Many parents find that their children are enthusiastic about a new activity at first only to become fearful after a few sessions.

“If your child suddenly feels worried about going to swimming lessons, transfer that same skill to a different location,” says Kimberley. “Go to a shallow rock pool or a heated pool and enjoy being in the water together in a relaxing setting. Make it a parent-child interaction rather than saying, ‘You have to go in’ and separating yourself from them when they’re feeling anxious. Try to be very nurturing to reduce their anxiety rather than treating it as a behavioural issue. Sometimes parents think it’s defiance and give consequences which tends to increase the anxiety and stress.”

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Flower in a Pot

4. Take ownership of the new environment

When your child is worried about participating in a new activity in an unknown environment, you can reduce their anxiety by increasing their curiosity.

“Try to drop by the venue a few times before your child starts the new activity,” says Kimberley. “Look around, use the bathrooms, try the facilities and have a laugh. Introduce an element of play so you can go home and tell the rest of the family how fun it was. By visiting the new environment, you’ll start to develop a sense of belonging. And by the time the activity starts, you’ll have ownership of the space and it’ll be exciting.”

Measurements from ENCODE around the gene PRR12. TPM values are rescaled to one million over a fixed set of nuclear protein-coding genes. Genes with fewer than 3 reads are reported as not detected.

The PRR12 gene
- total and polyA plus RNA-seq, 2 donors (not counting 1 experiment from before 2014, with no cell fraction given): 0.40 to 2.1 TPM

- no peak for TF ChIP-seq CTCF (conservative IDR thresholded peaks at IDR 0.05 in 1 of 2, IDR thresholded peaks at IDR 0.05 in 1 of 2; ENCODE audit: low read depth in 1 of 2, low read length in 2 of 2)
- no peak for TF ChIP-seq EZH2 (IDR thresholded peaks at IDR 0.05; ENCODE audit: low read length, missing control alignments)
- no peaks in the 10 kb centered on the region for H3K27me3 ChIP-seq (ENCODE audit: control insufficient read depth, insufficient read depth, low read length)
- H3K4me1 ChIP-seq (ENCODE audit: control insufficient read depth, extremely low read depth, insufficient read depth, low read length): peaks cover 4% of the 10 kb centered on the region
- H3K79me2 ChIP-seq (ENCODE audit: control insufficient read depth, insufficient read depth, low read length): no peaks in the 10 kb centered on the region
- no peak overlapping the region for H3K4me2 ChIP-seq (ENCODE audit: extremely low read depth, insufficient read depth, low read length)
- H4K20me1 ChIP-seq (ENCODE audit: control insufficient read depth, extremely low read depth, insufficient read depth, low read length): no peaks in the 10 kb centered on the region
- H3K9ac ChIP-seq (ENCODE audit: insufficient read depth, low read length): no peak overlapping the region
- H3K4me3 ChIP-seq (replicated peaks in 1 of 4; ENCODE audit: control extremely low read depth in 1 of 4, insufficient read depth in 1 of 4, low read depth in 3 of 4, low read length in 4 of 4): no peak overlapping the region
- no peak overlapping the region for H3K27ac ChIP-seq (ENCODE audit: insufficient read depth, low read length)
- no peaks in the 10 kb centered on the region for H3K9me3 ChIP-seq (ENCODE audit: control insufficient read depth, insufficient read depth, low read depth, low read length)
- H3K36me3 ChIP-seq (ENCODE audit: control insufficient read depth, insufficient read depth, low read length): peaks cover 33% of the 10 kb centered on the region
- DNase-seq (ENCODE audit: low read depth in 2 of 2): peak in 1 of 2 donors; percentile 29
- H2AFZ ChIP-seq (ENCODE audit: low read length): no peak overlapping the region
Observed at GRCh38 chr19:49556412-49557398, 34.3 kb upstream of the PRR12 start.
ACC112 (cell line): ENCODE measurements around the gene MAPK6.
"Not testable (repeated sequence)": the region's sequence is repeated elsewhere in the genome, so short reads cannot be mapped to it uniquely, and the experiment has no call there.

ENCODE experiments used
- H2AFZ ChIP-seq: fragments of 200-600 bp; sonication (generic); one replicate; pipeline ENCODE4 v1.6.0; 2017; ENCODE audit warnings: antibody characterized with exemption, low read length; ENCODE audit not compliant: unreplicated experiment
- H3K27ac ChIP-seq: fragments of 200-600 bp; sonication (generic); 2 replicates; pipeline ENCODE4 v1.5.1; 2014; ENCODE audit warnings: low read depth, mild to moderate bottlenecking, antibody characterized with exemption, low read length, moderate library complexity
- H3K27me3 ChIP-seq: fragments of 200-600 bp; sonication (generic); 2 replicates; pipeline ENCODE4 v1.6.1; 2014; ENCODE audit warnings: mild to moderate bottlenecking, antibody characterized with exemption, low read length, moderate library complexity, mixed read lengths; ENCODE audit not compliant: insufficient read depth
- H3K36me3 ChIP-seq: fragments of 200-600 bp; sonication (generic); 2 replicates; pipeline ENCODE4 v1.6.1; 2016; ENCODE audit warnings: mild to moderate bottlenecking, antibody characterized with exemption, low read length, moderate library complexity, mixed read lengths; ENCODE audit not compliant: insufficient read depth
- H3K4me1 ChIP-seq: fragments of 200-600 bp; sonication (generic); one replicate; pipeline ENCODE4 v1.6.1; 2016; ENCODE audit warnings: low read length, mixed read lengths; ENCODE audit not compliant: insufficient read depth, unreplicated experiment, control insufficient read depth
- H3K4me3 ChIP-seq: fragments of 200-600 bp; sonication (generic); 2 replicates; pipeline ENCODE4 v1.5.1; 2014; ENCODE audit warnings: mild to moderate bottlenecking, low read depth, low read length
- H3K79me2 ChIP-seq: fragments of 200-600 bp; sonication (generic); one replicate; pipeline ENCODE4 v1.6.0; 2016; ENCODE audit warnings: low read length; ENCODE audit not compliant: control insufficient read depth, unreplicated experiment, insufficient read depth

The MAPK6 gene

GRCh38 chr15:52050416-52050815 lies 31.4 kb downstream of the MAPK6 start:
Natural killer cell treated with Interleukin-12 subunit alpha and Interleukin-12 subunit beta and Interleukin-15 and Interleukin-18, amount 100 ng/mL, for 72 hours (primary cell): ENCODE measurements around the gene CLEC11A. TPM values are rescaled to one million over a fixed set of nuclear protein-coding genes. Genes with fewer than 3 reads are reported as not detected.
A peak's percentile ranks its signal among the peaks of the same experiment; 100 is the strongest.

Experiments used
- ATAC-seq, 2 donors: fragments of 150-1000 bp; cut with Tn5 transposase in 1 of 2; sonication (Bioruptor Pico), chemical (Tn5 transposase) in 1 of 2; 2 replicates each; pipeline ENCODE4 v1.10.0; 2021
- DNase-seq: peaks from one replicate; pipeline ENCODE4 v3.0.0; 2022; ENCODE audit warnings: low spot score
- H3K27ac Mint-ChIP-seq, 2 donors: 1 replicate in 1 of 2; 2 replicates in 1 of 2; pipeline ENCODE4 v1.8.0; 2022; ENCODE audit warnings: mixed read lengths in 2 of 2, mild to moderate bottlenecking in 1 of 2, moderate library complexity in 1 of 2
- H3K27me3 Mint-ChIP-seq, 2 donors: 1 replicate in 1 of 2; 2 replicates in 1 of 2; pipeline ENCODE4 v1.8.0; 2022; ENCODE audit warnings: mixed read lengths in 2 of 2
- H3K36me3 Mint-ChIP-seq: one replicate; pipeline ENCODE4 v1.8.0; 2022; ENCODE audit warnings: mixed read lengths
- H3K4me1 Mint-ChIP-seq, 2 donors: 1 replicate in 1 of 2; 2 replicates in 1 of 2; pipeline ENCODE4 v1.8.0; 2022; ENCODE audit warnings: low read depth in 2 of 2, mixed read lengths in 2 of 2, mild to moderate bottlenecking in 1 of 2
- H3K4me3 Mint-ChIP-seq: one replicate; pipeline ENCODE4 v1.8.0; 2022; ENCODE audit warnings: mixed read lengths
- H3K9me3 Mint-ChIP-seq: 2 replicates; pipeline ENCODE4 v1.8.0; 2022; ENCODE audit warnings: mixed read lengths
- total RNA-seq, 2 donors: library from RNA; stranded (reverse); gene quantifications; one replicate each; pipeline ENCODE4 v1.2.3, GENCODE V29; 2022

5. Encourage a growth mindset

Growth mindset is a term coined by American psychologist Carol Dweck. It refers to the belief that you can develop your abilities through dedication and hard work rather than being born with a fixed amount of intelligence you can’t control.

“Encouraging children to have a growth mindset and be comfortable with failing a few times can be really beneficial,” says Kimberley. “I’ve developed a Growth Mindset Workbook that can help parents nurture these skills at home.”

6. Seek professional help

If your child’s behavioural inhibition is persistent and affecting their enjoyment of activities they previously loved, it might be time to seek help. Reach out to our team to discuss how we can help your family.


View article references

  • Lahat, A., Hong, M., & Fox, N.A. (2011). Behavioural inhibition: Is it a risk factor for anxiety?, International Review of Psychiatry, 23(3), 248-257. https://doi.org/10.3109/09540261.2011.590468
  • Aktar, E., Majdandžić, M., de Vente, W., and Bögels, S.M. (2013). The interplay between expressed parental anxiety and infant behavioural inhibition predicts infant avoidance in a social referencing paradigm. Journal of Child Psychology and Psychiatry, 54(2), 144-156. https://doi.org/10.1111/j.1469-7610.2012.02601.x
  • Blissett, J., Bennett, C., Fogel, A., Harris, G., & Higgs, S. (2016). Parental modelling and prompting effects on acceptance of a novel fruit in 2–4-year-old children are dependent on children’s food responsiveness. British Journal of Nutrition, 115(3), 554-564. https://doi.org/10.1017/S0007114515004651
  • Kaye, M.P., Frith, A., & Vosloo, J. (2015). Dyadic Anxiety in Youth Sport: The Relationship of Achievement Goals With Anxiety in Young Athletes and Their Parents. Journal of Applied Sport Psychology, 27(2), 171-185. https://doi.org/10.1080/10413200.2014.970717